Saturday, 26 July 2014

My discussion with an ISKCON devotee

Swami Gulagulaananda said:
"They argued over Schrodinger's cat and on opening the box saw a rock in it..."

Dasa looked at me in disbelief. "Are you saying there is no God?" he asked. "I didn't say there is no God. I said that I don't think that God looks like a person" I replied. "Why not? What according to you is God?" he asked. "I am not sure. But I don't like the idea of a personal god. To me, the idea of God has to be intellectually stimulating. For instance, the idea of Brahman as God is something I'd like to pursue. Like energy, perhaps. That which is subtle, with no characteristics, present in everything... Maybe energy. Or many something like string theory with all the subtle vibrations. But the idea of someone who can give curses is something I'd not subscribe to" I replied.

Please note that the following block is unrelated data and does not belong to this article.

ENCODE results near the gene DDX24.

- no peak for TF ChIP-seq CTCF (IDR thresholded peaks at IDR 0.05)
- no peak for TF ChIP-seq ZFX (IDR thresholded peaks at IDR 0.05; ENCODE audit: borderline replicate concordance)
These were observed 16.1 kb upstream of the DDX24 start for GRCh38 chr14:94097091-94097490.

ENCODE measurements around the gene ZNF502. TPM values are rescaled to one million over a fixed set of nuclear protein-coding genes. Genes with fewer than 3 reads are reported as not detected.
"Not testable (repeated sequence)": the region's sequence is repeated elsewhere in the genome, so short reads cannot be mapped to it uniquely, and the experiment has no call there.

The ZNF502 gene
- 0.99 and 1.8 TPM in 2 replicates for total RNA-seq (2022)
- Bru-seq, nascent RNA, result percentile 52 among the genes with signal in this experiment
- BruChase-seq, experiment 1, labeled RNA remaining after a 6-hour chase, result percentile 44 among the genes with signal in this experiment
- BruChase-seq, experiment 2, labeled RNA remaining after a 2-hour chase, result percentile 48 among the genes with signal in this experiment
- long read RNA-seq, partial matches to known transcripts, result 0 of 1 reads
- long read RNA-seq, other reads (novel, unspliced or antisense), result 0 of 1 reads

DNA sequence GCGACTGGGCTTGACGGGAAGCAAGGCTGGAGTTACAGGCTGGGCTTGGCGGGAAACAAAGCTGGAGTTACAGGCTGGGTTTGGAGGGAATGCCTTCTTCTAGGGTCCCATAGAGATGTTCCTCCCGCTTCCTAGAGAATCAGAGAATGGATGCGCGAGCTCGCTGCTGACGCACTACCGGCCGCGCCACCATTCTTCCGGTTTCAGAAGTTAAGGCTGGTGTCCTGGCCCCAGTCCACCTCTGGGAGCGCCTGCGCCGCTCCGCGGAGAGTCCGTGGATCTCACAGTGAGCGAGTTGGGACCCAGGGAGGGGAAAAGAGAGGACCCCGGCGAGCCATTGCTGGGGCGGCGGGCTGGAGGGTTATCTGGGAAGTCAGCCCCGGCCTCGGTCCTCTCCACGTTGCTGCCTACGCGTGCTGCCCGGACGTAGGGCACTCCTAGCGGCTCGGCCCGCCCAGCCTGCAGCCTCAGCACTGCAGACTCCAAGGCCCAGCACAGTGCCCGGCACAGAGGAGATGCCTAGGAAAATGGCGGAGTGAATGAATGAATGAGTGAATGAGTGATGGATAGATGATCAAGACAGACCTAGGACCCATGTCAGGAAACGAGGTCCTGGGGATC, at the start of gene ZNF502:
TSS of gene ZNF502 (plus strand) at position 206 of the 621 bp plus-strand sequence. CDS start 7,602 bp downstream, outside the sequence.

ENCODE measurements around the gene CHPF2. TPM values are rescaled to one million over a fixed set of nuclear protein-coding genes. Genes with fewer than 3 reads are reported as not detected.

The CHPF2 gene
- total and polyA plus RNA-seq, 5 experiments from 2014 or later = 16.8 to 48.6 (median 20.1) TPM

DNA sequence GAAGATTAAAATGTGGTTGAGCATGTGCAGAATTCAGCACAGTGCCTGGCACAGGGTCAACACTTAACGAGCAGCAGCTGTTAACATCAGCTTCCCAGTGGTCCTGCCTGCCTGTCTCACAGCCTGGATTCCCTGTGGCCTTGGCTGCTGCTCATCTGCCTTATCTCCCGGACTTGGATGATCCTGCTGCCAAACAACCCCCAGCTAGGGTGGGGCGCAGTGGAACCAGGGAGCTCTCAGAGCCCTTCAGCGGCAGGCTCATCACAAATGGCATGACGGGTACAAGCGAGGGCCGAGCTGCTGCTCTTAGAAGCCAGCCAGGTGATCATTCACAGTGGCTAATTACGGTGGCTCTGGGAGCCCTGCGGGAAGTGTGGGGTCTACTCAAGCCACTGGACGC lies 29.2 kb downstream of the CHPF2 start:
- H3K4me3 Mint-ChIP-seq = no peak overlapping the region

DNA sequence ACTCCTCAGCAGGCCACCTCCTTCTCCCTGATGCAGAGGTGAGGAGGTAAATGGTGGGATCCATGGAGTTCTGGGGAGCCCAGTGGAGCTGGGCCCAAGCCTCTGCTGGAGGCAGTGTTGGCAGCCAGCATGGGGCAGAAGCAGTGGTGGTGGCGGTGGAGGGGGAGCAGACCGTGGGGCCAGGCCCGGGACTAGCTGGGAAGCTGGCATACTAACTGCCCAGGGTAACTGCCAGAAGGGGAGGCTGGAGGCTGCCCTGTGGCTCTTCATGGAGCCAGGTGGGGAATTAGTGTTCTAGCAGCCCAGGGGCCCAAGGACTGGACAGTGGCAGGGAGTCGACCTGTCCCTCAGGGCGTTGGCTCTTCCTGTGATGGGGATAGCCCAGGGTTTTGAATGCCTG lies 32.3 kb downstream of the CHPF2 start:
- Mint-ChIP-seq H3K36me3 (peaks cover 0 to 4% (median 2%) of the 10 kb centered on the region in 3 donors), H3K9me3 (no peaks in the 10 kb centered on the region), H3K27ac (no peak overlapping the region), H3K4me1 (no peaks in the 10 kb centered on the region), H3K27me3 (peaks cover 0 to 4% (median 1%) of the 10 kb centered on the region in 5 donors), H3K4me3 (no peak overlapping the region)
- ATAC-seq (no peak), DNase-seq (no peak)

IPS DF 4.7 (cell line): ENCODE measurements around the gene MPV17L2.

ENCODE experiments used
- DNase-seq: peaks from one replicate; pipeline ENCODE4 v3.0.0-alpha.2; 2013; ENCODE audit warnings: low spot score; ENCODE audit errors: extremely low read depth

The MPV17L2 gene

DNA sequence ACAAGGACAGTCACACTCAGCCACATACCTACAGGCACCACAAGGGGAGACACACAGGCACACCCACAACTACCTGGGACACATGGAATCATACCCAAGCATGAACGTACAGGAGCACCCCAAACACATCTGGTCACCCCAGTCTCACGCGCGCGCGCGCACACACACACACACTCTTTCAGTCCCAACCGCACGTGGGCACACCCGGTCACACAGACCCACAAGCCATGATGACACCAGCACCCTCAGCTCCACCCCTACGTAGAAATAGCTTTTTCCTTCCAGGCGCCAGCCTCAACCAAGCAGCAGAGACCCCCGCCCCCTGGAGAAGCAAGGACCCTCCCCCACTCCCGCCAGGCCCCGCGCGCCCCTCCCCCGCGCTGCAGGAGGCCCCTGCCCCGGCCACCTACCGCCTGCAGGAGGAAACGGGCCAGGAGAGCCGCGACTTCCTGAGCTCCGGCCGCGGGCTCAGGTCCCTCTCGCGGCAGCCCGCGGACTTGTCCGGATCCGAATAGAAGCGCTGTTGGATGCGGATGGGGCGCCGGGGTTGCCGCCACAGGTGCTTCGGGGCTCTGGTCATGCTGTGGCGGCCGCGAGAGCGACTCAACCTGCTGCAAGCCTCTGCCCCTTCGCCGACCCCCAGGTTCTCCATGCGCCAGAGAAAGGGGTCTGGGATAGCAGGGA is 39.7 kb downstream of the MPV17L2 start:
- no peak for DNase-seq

"That's Mayavada philosophy", spluttered Dasa, "Are you saying Krishna is not God?" I smiled at him and quoted the first 3 stanzas of the Bhagavad Gita's 12th chapter where Krisha Himself said that you can follow either path and it will eventually lead to the same truth. "How does it matter which path we follow? Does it not lead to truth in the end?" I asked. "Well, I guess you will eventually realise that Mayavada philosophy leads to my philosophy" replied Dasa. I got a little irritated at this point. Dasa is an ardent follower of ISKCON. I don't think much of ISKCON because I believe they are very much along the lines of christian missionaries in that they believe only one path exists and everything else is wrong. A topic like religion and God are more abstract with no single correct answer... as yet... let me elaborate on this later.